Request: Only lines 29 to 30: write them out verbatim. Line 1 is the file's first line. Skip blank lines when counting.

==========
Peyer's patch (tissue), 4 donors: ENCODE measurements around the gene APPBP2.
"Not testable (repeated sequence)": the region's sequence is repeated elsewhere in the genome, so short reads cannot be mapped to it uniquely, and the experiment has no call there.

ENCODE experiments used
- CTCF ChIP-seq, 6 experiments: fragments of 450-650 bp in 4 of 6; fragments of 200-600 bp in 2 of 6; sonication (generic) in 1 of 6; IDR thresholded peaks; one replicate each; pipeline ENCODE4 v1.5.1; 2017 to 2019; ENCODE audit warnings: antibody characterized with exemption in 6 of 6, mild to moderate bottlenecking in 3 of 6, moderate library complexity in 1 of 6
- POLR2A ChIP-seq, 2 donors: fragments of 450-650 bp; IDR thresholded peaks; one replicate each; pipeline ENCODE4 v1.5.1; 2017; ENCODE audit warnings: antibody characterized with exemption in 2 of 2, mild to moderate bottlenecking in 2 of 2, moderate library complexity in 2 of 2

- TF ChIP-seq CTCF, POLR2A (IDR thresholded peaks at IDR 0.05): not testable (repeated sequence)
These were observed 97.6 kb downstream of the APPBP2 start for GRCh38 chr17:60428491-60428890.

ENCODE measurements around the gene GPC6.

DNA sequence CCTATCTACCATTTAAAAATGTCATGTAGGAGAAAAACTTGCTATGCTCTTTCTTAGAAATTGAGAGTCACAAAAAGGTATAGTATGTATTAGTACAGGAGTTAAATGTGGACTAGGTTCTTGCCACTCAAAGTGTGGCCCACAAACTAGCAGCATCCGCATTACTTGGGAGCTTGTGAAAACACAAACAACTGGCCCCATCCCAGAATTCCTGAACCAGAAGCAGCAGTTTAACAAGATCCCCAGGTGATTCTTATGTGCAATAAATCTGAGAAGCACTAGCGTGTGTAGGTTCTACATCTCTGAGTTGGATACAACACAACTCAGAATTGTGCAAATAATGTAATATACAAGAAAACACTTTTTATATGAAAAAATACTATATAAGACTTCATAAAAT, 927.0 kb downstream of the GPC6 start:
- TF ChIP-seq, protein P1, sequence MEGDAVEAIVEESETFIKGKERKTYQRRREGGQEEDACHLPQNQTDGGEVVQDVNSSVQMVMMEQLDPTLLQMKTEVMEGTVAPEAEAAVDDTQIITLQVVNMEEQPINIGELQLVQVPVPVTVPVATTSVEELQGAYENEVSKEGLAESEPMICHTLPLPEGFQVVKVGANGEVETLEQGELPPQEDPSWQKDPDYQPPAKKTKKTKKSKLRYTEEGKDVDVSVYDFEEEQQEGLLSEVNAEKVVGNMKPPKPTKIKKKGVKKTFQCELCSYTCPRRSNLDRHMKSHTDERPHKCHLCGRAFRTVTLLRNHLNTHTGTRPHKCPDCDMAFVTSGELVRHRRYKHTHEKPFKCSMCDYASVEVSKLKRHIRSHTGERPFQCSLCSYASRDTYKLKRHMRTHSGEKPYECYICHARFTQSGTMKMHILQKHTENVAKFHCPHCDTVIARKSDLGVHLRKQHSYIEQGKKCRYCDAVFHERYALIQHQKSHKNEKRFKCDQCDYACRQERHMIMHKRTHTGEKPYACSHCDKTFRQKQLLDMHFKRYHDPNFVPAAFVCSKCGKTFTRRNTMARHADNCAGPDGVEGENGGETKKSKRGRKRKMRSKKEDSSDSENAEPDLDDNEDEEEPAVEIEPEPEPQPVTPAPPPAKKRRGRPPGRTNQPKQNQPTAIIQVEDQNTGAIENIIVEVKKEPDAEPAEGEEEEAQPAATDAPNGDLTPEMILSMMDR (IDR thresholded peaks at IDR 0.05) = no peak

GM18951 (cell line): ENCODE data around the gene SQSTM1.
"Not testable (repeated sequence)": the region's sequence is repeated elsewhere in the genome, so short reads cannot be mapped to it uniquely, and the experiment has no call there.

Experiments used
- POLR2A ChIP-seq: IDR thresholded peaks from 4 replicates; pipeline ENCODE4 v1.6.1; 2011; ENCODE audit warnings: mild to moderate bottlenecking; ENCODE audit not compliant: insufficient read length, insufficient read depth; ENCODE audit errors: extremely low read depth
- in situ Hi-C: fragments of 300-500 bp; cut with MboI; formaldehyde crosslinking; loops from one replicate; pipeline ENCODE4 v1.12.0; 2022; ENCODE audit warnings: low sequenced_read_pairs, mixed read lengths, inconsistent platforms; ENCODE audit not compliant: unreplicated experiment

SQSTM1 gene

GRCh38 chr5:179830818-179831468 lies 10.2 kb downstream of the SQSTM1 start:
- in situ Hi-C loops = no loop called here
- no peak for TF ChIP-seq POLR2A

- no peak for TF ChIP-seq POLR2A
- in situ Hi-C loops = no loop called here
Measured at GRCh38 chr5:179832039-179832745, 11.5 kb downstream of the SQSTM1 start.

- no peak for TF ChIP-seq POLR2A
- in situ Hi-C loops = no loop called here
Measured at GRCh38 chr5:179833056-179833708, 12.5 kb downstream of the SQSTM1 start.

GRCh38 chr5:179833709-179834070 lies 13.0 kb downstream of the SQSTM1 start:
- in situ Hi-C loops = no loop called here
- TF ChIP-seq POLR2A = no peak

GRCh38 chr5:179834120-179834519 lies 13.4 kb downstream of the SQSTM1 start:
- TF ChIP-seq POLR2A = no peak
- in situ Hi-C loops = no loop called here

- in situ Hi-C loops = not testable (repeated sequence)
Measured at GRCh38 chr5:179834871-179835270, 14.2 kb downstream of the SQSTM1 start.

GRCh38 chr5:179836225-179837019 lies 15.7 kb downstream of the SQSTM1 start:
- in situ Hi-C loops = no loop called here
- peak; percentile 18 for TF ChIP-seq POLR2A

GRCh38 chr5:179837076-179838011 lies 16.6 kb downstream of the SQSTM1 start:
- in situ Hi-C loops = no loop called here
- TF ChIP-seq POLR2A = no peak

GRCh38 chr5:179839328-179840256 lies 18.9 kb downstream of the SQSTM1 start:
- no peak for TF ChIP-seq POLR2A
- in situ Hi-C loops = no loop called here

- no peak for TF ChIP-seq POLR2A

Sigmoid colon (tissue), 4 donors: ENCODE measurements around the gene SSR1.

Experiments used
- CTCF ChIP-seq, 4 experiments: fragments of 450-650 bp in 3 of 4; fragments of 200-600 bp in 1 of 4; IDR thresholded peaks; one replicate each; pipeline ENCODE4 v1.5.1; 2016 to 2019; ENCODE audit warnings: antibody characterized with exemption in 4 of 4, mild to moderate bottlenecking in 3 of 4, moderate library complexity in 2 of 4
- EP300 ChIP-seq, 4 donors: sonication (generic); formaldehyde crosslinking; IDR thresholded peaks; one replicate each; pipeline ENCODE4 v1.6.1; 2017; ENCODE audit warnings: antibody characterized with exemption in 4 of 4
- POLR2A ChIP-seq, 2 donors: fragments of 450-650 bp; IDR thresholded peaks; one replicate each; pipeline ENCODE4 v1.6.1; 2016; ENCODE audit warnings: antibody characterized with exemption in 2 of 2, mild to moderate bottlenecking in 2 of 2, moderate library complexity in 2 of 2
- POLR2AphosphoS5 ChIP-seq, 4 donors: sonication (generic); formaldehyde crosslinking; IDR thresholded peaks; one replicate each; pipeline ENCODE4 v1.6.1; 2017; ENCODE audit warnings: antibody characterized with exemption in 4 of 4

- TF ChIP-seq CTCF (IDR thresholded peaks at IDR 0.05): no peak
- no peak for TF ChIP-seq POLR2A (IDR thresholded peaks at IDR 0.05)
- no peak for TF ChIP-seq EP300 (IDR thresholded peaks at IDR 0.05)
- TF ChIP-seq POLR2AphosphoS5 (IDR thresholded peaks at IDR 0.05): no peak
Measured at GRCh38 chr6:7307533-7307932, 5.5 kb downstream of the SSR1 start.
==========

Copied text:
GRCh38 chr5:179834120-179834519 lies 13.4 kb downstream of the SQSTM1 start:
- TF ChIP-seq POLR2A = no peak